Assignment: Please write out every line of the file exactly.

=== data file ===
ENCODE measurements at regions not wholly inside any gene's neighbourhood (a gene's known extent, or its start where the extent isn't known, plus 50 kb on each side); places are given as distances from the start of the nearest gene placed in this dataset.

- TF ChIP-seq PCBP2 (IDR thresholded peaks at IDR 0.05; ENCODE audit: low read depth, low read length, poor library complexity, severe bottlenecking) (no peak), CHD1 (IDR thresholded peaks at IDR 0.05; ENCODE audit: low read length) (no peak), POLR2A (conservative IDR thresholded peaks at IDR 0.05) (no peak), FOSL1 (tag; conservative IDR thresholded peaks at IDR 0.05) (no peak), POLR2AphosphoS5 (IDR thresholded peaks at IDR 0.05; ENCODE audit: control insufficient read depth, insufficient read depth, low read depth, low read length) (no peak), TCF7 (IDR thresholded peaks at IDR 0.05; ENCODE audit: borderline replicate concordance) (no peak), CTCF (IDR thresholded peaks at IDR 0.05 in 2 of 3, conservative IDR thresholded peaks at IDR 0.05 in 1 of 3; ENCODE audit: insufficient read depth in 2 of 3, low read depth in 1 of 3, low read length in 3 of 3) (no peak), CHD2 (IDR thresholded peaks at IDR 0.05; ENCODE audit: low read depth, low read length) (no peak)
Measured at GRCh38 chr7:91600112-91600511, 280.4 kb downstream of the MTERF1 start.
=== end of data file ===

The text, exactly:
ENCODE measurements at regions not wholly inside any gene's neighbourhood (a gene's known extent, or its start where the extent isn't known, plus 50 kb on each side); places are given as distances from the start of the nearest gene placed in this dataset.

- TF ChIP-seq PCBP2 (IDR thresholded peaks at IDR 0.05; ENCODE audit: low read depth, low read length, poor library complexity, severe bottlenecking) (no peak), CHD1 (IDR thresholded peaks at IDR 0.05; ENCODE audit: low read length) (no peak), POLR2A (conservative IDR thresholded peaks at IDR 0.05) (no peak), FOSL1 (tag; conservative IDR thresholded peaks at IDR 0.05) (no peak), POLR2AphosphoS5 (IDR thresholded peaks at IDR 0.05; ENCODE audit: control insufficient read depth, insufficient read depth, low read depth, low read length) (no peak), TCF7 (IDR thresholded peaks at IDR 0.05; ENCODE audit: borderline replicate concordance) (no peak), CTCF (IDR thresholded peaks at IDR 0.05 in 2 of 3, conservative IDR thresholded peaks at IDR 0.05 in 1 of 3; ENCODE audit: insufficient read depth in 2 of 3, low read depth in 1 of 3, low read length in 3 of 3) (no peak), CHD2 (IDR thresholded peaks at IDR 0.05; ENCODE audit: low read depth, low read length) (no peak)
Measured at GRCh38 chr7:91600112-91600511, 280.4 kb downstream of the MTERF1 start.